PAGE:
Conventional ear molds are not required for an open ear fitting. Instead, a small tube carries the sound from the open ear fitting hearing aid into the ear and is held in place by a small tip and/or sprung plastic projection. These small earpieces, although not suitable for everyone, can give a more natural sound and do not feel as ‘full’ in the ear as conventional ear molds.
The popularity of mini-behind-the-ear (BTE) open ear hearing aids has increased significantly. Hearing aid wearers often prefer the open ear fit due to the natural sound quality, better physical comfort, and improved ability to hear in noisy listening environments. Additional preference for open ear hearing aids includes the ultra small size, ease of use, and same day testing and fitting of this style of hearing aid. The open ear fit significantly eliminates the sensation of occlusion (ear canal blockage causing an echo, barrel or tunnel like sensation of sound) and poor sound quality of the wearer’s own voice.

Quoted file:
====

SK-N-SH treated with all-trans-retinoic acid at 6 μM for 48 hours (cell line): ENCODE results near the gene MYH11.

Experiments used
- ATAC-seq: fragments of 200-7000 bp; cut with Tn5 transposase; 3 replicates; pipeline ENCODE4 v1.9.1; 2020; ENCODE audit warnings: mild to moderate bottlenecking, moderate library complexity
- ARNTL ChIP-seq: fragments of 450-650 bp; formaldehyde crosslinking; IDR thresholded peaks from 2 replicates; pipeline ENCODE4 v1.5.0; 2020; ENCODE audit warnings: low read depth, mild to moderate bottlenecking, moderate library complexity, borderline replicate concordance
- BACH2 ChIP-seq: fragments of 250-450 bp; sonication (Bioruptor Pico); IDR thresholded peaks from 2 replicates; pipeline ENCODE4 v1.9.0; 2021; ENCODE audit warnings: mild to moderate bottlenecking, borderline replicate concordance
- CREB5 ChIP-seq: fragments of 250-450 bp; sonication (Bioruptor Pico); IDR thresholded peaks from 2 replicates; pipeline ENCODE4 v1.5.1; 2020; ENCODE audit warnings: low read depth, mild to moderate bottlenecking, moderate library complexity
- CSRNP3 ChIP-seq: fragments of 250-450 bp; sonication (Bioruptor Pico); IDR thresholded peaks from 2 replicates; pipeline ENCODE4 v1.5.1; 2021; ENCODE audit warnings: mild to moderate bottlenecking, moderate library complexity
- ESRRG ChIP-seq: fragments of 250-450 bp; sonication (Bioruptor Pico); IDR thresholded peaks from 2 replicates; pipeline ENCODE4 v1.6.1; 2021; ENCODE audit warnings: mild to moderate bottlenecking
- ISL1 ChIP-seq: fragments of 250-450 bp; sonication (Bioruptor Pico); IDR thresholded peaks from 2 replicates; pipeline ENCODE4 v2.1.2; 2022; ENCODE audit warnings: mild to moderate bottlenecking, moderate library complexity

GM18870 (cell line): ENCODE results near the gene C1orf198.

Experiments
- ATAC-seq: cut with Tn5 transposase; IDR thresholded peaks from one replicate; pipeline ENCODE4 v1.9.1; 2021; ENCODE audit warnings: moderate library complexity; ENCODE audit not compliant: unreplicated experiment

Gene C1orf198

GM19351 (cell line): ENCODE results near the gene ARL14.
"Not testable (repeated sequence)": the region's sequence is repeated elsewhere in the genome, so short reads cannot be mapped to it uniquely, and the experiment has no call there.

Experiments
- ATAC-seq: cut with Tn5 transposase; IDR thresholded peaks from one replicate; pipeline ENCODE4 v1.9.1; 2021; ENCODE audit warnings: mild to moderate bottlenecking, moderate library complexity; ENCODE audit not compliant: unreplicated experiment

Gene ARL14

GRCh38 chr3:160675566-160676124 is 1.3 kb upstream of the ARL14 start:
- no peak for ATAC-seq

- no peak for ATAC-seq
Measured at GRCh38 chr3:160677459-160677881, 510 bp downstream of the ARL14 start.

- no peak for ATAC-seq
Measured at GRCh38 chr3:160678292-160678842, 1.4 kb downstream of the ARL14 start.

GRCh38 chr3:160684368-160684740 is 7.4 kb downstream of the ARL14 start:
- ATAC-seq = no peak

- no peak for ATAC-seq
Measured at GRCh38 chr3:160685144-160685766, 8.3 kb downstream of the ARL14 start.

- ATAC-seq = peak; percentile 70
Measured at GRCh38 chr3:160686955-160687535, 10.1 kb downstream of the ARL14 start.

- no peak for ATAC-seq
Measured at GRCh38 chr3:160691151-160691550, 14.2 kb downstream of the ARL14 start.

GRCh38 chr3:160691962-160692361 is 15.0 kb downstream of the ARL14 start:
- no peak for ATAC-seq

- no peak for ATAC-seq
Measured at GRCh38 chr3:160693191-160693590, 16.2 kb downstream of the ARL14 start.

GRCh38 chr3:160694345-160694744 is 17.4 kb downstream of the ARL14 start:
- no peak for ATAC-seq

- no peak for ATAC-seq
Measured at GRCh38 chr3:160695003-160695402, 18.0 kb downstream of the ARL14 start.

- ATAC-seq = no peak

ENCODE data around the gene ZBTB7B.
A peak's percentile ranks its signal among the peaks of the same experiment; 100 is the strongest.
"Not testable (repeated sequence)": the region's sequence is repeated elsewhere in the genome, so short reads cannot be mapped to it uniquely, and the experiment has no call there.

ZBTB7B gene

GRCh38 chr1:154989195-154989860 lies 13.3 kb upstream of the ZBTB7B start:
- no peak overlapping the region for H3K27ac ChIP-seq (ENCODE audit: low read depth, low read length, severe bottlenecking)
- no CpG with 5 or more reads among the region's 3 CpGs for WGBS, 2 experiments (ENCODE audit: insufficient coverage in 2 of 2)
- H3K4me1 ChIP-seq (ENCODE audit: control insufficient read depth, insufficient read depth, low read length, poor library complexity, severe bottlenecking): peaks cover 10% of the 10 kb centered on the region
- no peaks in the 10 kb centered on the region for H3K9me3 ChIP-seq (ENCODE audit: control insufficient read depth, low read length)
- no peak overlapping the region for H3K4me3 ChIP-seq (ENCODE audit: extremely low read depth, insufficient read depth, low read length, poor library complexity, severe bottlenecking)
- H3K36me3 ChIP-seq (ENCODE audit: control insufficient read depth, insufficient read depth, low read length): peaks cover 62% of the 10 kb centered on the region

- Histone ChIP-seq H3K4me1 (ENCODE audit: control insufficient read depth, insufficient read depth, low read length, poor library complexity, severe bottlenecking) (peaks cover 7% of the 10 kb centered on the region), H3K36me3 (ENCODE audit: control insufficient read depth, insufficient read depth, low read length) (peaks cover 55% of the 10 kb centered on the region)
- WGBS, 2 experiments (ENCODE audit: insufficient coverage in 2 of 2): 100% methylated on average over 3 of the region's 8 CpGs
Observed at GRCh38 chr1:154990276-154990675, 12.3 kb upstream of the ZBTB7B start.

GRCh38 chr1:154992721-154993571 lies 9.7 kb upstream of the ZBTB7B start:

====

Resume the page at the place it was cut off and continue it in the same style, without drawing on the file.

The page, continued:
The majority of open ear fittings consist of mini or ultra-small (BTE) hearing aids. There are two different types of open ear mini-BTEs: those with the speaker (receiver) in the ear (RITE) and those with the receiver in the aid (RITA). The RITA houses the receiver in the behind-the-ear portion of the hearing aid. A ultra thin acoustic tube is connected to the hearing aid which is then coupled to the ear canal with soft, non-occluding (non blocking) ear domes. The RITE houses the receiver in the ear canal. A ultra-thin wire is connected to the hearing aid which is then coupled to the speaker in the ear canal with soft, non-occluding ear dome. The thin-wire fitting (RITE) and the thin-tube fitting (RITA) are cosmetically similar.
It offers traditional sound quality, open ear fittings virtually eliminates the feedback or whistle when using land line phones and cell phones. Furthermore, wearers frequently report improvement in ability to hear and understand conversations when communicating with others via the phone.